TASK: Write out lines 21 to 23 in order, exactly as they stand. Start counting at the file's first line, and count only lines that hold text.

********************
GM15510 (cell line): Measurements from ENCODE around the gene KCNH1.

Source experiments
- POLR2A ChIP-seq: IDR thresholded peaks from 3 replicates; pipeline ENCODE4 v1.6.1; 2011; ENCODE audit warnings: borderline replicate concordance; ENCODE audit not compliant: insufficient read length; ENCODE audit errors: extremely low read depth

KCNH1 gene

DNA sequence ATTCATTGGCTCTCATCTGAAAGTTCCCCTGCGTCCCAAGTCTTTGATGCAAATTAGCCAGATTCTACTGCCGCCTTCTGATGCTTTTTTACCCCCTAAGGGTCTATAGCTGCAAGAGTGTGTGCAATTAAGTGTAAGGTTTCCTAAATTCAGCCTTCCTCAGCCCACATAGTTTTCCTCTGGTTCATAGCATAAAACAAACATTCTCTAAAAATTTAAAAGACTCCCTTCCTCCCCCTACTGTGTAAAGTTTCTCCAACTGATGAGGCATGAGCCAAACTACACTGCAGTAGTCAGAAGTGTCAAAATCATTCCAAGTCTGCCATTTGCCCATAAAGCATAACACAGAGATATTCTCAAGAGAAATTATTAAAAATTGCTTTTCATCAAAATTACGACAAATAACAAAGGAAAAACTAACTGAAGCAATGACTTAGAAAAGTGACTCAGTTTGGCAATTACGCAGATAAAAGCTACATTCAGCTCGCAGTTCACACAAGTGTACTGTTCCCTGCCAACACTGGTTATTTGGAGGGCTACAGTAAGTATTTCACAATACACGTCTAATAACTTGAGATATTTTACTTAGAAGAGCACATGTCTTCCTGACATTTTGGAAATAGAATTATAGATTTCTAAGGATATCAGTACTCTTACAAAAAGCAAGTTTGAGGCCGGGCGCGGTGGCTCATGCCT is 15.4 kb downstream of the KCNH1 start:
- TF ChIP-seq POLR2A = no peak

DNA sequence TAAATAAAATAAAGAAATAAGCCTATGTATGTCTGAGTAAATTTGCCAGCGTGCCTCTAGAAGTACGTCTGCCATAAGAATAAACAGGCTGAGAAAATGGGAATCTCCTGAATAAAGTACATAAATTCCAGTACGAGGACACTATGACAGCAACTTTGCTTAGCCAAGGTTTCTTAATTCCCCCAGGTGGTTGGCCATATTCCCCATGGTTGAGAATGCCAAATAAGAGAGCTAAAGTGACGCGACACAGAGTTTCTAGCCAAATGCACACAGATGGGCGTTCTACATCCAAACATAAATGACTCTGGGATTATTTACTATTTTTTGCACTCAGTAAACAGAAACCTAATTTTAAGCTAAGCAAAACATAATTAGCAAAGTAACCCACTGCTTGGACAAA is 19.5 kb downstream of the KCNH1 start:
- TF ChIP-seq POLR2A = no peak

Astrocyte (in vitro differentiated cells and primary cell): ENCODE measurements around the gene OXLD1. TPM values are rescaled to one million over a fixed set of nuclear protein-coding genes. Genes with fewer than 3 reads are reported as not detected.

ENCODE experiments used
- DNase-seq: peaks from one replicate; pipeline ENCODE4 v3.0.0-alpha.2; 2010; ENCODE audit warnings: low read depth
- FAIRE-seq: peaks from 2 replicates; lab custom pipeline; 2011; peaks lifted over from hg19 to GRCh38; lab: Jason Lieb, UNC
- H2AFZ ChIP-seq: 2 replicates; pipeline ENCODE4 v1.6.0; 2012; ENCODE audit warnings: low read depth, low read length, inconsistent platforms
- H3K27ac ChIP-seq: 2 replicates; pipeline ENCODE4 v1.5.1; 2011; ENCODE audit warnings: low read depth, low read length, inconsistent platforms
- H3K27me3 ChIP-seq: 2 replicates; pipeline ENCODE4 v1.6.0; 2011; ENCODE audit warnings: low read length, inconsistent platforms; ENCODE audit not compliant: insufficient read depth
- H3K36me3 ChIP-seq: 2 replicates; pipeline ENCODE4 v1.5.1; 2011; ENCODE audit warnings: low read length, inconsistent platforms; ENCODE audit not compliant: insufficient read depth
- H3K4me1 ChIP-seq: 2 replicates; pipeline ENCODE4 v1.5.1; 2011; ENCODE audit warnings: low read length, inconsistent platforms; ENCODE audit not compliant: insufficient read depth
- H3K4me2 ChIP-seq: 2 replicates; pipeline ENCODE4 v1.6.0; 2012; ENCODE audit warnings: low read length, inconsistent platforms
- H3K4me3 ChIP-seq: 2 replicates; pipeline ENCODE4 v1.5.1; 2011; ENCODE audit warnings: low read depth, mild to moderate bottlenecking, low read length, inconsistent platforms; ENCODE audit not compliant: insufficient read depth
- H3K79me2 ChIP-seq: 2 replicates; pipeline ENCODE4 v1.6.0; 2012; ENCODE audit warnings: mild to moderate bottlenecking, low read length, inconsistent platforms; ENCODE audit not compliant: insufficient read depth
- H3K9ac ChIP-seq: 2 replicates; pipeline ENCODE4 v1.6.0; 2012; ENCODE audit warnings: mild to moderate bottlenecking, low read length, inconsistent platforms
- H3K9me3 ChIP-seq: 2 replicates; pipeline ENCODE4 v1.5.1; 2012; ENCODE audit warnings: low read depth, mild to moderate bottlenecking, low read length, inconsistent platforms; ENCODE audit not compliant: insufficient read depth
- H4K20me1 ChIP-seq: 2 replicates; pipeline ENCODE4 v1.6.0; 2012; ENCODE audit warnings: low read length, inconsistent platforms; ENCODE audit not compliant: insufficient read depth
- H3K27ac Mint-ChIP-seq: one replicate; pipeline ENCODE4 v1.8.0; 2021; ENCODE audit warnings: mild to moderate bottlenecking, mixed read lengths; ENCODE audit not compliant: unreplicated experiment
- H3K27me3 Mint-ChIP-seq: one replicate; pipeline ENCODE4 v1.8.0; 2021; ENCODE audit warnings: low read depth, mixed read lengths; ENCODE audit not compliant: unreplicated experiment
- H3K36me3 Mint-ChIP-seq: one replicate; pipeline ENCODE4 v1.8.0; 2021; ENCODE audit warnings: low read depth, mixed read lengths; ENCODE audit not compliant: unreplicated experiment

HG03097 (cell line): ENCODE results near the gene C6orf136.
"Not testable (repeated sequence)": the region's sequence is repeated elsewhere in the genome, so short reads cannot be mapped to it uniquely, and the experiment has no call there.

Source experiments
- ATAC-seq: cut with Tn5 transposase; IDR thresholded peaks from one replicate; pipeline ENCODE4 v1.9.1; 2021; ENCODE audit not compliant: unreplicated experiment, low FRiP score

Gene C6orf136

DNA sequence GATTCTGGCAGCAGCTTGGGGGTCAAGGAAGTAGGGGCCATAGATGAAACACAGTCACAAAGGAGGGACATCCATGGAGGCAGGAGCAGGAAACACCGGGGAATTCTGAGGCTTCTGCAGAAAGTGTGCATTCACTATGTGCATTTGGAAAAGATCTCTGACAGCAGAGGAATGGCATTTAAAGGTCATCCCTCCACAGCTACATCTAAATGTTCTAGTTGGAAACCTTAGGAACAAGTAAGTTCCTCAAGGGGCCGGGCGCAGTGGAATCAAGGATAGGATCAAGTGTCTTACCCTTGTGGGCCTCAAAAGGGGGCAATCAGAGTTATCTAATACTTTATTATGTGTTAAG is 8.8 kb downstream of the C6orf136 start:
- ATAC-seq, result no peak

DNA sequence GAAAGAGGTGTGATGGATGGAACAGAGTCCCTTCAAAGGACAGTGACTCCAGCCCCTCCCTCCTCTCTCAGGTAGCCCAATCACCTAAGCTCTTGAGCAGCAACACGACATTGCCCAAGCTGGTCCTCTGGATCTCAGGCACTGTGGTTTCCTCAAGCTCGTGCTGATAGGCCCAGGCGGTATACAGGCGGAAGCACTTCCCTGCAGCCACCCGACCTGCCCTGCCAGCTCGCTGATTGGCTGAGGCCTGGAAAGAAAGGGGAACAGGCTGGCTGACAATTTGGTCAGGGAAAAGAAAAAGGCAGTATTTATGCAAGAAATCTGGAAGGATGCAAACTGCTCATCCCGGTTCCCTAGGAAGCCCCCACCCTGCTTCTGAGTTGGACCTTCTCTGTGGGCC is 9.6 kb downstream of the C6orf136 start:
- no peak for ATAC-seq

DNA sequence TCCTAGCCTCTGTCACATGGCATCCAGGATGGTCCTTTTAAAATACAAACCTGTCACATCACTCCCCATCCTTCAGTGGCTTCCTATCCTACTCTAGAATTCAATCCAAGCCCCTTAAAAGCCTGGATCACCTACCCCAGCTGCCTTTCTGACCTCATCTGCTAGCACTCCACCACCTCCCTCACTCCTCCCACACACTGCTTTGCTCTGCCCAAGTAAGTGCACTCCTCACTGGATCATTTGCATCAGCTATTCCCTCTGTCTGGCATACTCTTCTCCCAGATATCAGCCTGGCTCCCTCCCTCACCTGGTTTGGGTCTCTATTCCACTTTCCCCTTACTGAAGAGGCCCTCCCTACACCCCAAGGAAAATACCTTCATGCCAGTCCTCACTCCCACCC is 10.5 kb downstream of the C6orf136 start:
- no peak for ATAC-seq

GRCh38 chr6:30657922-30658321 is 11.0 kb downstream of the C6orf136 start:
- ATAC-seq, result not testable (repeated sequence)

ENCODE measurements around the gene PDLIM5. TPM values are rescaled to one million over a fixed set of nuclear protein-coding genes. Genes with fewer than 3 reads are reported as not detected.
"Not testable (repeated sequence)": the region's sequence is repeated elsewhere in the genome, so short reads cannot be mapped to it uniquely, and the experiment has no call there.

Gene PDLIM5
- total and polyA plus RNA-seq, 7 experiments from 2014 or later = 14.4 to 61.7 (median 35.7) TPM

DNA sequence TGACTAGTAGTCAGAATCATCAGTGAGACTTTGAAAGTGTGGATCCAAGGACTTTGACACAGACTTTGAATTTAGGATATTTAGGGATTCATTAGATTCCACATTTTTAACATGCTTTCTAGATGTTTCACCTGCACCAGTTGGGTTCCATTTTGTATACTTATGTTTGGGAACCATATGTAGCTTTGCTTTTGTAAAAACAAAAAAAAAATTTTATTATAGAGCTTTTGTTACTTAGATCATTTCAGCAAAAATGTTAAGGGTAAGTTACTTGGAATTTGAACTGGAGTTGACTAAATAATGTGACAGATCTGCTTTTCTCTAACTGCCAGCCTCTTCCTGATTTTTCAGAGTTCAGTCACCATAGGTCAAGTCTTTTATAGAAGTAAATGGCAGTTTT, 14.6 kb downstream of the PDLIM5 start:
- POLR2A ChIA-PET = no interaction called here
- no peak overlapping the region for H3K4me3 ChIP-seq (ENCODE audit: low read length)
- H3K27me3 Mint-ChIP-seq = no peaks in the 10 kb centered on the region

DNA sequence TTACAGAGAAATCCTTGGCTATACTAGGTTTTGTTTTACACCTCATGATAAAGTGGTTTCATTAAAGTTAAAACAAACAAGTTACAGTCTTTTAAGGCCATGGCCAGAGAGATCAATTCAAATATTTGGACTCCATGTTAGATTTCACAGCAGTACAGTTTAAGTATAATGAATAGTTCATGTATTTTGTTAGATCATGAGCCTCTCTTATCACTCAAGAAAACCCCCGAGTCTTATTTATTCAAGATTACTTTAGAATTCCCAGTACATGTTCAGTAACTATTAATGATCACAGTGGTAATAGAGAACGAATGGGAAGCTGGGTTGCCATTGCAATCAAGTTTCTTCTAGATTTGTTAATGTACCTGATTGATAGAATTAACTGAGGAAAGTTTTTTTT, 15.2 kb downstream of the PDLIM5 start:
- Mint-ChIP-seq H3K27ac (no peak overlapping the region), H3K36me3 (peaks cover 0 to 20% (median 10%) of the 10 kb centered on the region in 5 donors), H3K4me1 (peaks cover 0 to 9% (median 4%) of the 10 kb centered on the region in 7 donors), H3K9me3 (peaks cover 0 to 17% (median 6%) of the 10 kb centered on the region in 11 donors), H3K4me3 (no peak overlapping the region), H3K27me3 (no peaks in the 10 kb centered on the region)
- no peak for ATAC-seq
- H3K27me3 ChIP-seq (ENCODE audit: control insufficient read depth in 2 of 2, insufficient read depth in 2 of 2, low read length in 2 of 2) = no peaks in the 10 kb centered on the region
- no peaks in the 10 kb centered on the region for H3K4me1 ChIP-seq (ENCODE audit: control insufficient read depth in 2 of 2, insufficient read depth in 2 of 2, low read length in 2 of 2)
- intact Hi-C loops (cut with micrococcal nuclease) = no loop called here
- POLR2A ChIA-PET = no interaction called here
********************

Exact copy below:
- H3K9ac ChIP-seq: 2 replicates; pipeline ENCODE4 v1.6.0; 2012; ENCODE audit warnings: mild to moderate bottlenecking, low read length, inconsistent platforms
- H3K9me3 ChIP-seq: 2 replicates; pipeline ENCODE4 v1.5.1; 2012; ENCODE audit warnings: low read depth, mild to moderate bottlenecking, low read length, inconsistent platforms; ENCODE audit not compliant: insufficient read depth
- H4K20me1 ChIP-seq: 2 replicates; pipeline ENCODE4 v1.6.0; 2012; ENCODE audit warnings: low read length, inconsistent platforms; ENCODE audit not compliant: insufficient read depth